The growing importance of middle leaders

The growing importance of middle leaders

Unlike the role of principal, there is no shared definition of middle leadership in Australia. Yet, the impact they have on teaching and learning is profound.

“Across many of our 9,600 schools, middle leaders are vital when it comes to maintaining and driving improved school performance, often holding specialised leadership roles that draw on their teaching experience and expertise,” Mark Grant, CEO of the Australian Institute for Teaching and School Leadership (AITSL), The Educator.

“When middle leaders share their knowledge, it benefits not only their colleagues but students as well. Covering pedagogical, program or student-based leadership, middle leaders are pivotal to a school’s success – the backbone of expertise and support for classroom teachers, working collaboratively to create high-impact learning opportunities for students every day.”

Read more: How principals can develop future leaders

Middle leadership roles in Australian schools can be loosely divided into three categories: pedagogical leadership, student-based leadership, and program leadership.

Across these three areas, middle leaders skilfully use a combination of collaboration, communication, management, and facilitation skills to share their expertise and shape teaching practices and learning outcomes.

A new report by Australian Institute for Teaching and School Leadership (AITSL), titled: ‘Middle leader educators – who are they and what do they do?’ finds that middle leaders are highly experienced educators, often promoted to their role because of their high-quality teaching skills and experience.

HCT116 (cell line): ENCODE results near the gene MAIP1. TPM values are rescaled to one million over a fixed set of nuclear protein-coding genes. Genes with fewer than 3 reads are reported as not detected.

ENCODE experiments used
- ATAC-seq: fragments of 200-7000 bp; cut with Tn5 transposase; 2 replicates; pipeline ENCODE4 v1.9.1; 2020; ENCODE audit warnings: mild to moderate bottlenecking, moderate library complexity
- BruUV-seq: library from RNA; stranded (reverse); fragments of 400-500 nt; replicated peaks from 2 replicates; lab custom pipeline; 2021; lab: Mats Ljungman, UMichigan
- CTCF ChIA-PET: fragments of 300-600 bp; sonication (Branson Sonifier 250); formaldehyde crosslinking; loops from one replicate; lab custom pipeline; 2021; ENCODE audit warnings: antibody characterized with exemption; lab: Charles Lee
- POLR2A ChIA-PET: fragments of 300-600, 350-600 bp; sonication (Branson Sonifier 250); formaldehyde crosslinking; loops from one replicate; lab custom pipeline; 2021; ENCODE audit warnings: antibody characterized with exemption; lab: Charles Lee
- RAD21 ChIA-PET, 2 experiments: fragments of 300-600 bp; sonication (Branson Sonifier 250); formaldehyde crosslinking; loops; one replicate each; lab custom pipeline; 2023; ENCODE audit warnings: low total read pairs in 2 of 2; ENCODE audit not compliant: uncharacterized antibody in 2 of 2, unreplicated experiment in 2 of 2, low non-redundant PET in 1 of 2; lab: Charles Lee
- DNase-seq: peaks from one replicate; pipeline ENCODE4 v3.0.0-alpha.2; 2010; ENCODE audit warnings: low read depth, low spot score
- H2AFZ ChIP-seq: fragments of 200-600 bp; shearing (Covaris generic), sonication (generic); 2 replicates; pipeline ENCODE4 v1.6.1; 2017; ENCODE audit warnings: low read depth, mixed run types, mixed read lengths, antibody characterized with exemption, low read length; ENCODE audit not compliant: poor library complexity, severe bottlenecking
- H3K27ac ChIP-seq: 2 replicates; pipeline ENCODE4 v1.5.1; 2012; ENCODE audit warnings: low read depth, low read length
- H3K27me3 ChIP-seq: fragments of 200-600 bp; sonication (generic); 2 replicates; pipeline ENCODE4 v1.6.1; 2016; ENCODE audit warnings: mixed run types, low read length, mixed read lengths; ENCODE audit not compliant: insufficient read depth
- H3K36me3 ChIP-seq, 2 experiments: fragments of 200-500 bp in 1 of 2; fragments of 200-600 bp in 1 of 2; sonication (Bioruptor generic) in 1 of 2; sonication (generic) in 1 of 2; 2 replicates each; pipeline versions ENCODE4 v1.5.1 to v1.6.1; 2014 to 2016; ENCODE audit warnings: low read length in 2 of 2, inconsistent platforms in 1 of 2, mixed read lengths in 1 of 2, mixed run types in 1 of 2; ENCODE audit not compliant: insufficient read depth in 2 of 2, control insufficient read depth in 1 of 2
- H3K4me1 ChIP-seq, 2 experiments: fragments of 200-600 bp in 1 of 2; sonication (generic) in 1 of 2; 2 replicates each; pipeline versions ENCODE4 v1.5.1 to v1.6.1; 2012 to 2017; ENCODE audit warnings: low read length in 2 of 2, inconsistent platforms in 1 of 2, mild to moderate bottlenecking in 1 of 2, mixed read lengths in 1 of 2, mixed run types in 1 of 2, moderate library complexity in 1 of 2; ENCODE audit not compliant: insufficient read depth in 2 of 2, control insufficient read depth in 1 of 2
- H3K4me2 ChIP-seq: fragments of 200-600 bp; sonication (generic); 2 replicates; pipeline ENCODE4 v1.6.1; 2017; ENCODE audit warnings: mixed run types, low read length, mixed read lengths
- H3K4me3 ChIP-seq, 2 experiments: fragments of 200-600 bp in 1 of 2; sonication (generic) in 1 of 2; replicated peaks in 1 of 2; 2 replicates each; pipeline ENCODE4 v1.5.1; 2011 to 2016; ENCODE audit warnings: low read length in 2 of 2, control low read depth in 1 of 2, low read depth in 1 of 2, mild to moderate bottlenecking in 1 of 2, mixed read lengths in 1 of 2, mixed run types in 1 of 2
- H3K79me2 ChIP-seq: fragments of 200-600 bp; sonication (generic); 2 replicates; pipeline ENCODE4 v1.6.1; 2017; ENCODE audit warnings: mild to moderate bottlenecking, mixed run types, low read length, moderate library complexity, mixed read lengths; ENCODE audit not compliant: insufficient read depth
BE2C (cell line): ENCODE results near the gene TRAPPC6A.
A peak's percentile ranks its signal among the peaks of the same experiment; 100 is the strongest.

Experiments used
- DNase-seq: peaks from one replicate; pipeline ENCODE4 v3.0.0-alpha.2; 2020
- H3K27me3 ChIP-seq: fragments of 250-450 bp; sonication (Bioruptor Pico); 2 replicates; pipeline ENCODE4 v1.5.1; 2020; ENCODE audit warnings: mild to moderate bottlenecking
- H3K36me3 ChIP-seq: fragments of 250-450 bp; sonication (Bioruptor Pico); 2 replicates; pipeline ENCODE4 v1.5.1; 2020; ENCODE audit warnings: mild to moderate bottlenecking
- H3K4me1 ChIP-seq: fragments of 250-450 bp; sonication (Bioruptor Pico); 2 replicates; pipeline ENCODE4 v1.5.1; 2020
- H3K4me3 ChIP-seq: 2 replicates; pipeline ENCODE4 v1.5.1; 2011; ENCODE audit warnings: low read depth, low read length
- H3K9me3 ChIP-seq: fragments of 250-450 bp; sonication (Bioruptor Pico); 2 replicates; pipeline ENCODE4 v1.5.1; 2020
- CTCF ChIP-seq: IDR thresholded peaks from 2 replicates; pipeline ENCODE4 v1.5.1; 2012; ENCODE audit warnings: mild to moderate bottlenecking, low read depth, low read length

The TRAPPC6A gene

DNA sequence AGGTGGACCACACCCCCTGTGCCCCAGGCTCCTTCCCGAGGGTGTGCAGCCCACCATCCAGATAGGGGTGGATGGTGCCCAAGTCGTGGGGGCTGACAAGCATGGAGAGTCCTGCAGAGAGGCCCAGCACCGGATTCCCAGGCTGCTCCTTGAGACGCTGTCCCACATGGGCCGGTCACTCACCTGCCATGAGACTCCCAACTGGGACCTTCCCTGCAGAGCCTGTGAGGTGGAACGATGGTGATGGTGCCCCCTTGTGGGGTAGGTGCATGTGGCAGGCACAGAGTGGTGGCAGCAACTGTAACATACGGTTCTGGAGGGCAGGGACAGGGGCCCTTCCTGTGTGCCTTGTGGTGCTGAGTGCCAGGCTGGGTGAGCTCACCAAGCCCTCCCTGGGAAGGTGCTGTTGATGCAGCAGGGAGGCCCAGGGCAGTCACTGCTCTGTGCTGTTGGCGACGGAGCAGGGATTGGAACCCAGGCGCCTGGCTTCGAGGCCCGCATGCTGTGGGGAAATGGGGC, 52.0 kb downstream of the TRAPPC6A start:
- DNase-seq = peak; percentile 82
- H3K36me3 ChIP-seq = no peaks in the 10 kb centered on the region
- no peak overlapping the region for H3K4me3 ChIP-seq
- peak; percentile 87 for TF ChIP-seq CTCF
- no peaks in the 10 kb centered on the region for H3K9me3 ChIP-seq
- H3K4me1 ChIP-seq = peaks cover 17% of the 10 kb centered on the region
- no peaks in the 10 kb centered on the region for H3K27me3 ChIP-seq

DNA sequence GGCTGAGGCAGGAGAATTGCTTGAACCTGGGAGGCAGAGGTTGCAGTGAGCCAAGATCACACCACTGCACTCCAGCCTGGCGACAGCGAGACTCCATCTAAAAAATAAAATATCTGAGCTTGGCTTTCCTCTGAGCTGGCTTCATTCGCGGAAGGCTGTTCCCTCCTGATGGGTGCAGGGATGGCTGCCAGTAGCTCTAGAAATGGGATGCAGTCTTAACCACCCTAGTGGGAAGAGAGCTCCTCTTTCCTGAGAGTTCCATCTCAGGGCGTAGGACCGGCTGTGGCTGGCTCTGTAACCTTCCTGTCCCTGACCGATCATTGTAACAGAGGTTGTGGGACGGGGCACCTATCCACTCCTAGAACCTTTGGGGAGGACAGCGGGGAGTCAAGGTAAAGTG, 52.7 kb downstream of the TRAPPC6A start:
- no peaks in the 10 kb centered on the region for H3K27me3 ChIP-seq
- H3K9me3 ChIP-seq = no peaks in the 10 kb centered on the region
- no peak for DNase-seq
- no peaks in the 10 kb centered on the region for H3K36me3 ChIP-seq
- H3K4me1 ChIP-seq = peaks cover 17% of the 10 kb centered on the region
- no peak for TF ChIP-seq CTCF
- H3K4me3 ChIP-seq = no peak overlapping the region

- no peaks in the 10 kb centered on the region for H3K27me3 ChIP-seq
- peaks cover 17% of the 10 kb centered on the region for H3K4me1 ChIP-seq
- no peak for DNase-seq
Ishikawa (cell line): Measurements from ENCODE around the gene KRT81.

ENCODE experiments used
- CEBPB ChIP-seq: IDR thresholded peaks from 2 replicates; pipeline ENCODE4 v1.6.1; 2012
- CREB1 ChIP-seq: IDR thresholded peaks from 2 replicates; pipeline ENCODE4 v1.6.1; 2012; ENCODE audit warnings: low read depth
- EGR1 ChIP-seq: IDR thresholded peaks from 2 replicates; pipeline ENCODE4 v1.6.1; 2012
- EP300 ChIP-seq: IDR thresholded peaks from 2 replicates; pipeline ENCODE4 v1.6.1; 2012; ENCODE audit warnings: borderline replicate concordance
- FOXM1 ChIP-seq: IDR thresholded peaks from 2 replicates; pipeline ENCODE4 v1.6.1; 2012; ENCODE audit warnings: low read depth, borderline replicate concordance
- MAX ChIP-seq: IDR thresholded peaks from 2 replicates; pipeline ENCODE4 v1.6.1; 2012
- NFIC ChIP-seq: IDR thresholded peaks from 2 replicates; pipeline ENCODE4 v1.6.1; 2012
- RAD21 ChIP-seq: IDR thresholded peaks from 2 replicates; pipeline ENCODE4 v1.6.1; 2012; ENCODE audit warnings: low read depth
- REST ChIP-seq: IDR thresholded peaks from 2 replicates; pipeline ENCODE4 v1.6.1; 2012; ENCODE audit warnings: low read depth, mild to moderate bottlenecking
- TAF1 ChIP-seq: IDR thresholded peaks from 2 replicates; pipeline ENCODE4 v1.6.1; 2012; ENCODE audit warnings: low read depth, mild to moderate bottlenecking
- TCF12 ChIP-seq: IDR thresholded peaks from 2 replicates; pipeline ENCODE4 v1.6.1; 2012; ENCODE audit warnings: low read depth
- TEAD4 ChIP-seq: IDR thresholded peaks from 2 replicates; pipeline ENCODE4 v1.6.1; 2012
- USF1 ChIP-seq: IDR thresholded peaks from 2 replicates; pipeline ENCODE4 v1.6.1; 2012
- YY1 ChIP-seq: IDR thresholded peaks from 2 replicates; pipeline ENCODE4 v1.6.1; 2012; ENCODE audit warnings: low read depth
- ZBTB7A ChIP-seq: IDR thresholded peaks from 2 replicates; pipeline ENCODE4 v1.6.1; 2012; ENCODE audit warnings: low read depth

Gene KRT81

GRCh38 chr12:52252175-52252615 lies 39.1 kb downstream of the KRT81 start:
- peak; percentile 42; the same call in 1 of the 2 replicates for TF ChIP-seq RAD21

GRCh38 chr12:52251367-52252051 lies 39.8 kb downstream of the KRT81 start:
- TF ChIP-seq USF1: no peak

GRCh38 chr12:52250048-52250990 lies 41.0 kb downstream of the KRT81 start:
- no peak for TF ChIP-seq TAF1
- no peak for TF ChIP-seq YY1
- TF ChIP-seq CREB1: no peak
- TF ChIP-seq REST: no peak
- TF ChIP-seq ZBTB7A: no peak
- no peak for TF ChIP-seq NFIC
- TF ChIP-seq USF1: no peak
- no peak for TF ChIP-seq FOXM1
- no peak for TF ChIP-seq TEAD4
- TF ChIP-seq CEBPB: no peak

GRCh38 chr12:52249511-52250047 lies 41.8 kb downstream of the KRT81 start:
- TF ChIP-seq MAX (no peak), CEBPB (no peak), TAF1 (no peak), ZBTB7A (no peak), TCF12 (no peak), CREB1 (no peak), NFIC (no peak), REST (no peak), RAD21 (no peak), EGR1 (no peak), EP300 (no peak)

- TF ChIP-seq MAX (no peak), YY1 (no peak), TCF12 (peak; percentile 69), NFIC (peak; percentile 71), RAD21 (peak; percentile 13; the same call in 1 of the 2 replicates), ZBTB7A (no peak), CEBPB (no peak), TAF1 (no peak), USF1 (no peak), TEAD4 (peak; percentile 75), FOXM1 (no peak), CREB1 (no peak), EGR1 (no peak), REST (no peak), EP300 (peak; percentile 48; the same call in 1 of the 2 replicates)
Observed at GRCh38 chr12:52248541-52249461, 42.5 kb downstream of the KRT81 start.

Grant says that a shared definition of the Middle Leader role would have many important benefits for school communities.

“We know that middle leadership is an important role, both for teaching staff and for a school’s senior leaders. Having a shared definition will mean our middle leaders will have their own framework that clearly defines relevant professional knowledge and practice, no matter what role they play within their school,” Grant said.

“It also means their progression pathways will be more clearly defined, with a shared understanding of where to focus their professional growth and development opportunities – enabling them to maximise their impact and potentially move toward more senior leadership roles.”

AITSL has just begun a partnership with the Queensland Department of Education to develop and trial professional standards for middle leaders.

Grant said the partnership was launched after AITSL received feedback from the profession that there is a gap in support for middle leadership development across Australia.

“This gap exists in areas like the key practices of middle leaders and the expertise they need to develop, as they aren’t fully reflected in the Australian Professional Standards for Teachers or the Australian Professional Standard for Principals,” he said.

“We’ve listened to this feedback and are currently working with the Queensland Department of Education to develop professional standards for middle leaders, to be designed with national input and trialled in Queensland.”

Grant said having a set of standards for middle leaders means there will be clarity for middle leaders and aspiring middle leaders about how to develop their leadership expertise.

“The trial will start in Queensland in early Spring 2023, and we plan on sharing the outcomes in 2024, for possible consideration of a national rollout across all jurisdictions.”